FIG. 4 shows a schematic of the output of decoder 27 at three different data tracks 60, 61 and 62 within band 90. Track 60 is located radially outward of track 61, which in turn is located radially outward of track 62. If track 61 is the desired track, then the spacing of the lines (70, 71, 72) along the track direction within one triplet (50) is larger on track 60 than on track 61. Similarly, the line spacing is smaller on track 62 than on tracks 61 or 60. Thus, the time interval between the two nonparallel, nonradial lines within a triplet (e.g., lines 70, 72 in triplet 50) determines whether the stylus 19 is on track and is used to maintain the stylus 19 on track. The bottom portion of FIG. 4 shows the timing gate signal, which is high during the time windows when the tracking lines are expected to be detected.
FIG. 5 is a schematic of the timing logic used to determine whether the stylus is on track. After detecting the band ID marks 80, the decoder 27 generates a timing gate signal, which is high for the expected duration of a triplet, at the expected time intervals between triplets. The timing gate and decoder signals are input into the timing analyzer circuit 29 (FIG. 1). The first peak (peak 1) detected after the timing gate goes high causes two counters, A and B, to start incrementing. This peak is caused by line 70 in triplet 50 and is detected using a latch 102, which is enabled by the timing gate signal and transfers the enable signal level to the latch output each time a peak is received. The latch 102 output is labeled as peak 1 in FIG. 5. The counters A and B tally the number of clock cycles elapsing before being stopped. The counters can either count up, where for each additional clock cycle the stored total is incremented by 1, or down, where for each additional clock cycle the stored total is decremented by 1. The clock is generated by the timing analysis circuit using standard electronic techniques, for example, by a crystal oscillator. At the second peak (peak 2) corresponding to line 71 in triplet 50, detected using a latch 104 having peak 1 as the enable signal, counter B is reversed while counter A continues to accumulate. At the third peak (peak 3) corresponding to line 72 in triplet 50, detected using a latch 106 having peak 2 as the enable signal, both counters A and B are halted and the values stored. The counters need to have a sufficient number of bits to store the expected number of clock cycles. In the preferred embodiment, this is at least 12 bits.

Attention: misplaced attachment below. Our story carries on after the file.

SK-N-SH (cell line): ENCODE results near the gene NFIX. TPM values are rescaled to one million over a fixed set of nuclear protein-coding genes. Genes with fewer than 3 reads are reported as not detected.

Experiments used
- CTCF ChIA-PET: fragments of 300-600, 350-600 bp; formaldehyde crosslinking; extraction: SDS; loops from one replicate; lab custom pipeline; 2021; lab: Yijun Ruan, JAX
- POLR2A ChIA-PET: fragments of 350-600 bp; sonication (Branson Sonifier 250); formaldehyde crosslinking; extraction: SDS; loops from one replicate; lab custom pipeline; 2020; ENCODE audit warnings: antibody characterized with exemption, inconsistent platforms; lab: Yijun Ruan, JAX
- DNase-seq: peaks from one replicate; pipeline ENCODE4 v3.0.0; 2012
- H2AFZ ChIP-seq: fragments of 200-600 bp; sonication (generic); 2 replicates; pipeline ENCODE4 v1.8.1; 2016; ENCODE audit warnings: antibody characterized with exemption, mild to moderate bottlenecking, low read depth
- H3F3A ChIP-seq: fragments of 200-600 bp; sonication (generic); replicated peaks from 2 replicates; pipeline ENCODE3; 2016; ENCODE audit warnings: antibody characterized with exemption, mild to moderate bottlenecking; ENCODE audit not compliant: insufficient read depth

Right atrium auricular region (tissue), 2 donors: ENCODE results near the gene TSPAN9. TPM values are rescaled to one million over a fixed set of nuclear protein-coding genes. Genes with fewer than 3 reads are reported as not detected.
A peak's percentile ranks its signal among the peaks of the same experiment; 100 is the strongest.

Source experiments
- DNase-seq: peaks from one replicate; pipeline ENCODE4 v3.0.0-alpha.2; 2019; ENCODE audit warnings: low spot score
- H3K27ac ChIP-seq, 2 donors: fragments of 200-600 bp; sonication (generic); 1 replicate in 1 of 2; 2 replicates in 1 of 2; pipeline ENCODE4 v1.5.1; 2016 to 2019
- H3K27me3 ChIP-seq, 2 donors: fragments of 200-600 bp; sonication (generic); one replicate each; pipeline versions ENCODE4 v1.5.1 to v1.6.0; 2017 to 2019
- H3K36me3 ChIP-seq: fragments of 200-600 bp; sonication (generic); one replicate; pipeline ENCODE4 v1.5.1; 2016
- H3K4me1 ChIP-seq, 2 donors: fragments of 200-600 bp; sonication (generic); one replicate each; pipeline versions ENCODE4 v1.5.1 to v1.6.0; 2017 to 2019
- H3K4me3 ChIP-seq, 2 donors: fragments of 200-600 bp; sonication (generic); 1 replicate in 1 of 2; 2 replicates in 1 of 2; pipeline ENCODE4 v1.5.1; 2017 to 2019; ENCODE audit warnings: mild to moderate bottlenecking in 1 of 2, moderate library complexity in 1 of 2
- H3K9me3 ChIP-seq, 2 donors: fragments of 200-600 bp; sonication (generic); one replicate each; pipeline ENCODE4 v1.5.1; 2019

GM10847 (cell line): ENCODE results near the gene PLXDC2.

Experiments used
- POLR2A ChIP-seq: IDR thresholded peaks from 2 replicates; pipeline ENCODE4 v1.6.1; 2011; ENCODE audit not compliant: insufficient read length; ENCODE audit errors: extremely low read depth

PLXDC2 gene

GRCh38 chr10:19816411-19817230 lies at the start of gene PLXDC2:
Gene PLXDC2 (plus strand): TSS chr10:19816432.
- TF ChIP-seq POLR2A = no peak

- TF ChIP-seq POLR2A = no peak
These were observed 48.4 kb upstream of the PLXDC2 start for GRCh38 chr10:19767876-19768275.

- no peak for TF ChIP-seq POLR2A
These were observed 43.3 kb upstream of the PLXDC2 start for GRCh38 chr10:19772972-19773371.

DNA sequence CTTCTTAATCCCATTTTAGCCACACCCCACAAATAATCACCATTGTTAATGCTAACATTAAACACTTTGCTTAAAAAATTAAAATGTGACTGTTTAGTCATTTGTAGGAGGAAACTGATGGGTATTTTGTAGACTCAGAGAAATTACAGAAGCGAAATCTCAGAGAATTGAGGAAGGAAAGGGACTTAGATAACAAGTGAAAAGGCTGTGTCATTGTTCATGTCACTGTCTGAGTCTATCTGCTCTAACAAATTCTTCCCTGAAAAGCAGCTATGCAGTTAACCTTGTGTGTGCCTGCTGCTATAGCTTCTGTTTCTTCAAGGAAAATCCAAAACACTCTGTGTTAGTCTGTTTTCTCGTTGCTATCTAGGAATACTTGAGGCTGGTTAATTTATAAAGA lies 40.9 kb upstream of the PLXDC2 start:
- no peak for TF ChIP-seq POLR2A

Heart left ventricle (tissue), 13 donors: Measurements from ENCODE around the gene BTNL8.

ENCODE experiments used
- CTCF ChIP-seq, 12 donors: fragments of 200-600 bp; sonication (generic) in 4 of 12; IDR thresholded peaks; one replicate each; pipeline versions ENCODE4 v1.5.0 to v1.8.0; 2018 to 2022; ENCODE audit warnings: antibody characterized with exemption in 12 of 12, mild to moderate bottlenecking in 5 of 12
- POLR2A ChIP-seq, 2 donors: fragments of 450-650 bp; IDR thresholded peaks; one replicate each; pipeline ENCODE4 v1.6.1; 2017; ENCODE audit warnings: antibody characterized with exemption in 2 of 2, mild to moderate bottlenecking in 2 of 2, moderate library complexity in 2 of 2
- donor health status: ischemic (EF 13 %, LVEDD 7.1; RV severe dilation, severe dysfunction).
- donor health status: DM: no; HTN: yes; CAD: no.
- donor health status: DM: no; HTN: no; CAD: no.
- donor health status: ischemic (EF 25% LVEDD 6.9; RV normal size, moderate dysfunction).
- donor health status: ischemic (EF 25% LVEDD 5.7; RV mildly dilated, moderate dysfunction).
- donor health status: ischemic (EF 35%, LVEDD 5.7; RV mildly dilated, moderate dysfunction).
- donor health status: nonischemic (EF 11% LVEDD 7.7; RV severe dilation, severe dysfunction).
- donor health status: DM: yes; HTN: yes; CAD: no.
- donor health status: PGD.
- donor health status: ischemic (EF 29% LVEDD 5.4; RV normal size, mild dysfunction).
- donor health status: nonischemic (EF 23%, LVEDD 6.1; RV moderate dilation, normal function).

After the counters have stopped, the content of counter B is examined. Ideally, if the three tracking lines 70-72 within the triplet are evenly spaced, this will be 0. A simple method of determining if this is the case is to feed the counter B bit lines to a 12bit OR gate 110. If all 12 bits are 0, then the output of OR gate 110 will be 0. Since small errors in the tracking line placement or clock variations can produce slight differences in the measured time between the lines, it is desirable to allow for counter B to be slightly different from 0. This is achieved by comparing only the 10 or 11 most significant bits of counter B in the OR gate 110. The output of OR gate 110 is used to confirm that counter A contains valid track timing information.
Before generating a tracking error signal (TES), a second validity check is made. While the timing gate from the decoder 27 is high, only three signals should be received (FIG. 4). A latch 112, having peak 3 as the enable signal, is used to look for a fourth peak (peak 4). If none is received, then the peak 4 signal level will be low when the timing gate returns to a low level. Thus, a valid timing measurement will have been made if both the OR gate 110 level and peak 4 level are low when the timing gate returns low. The satisfying of these three conditions is determined using AND gate 114 with inverted inputs. A high output of AND gate 114 signifies a valid timing measurement.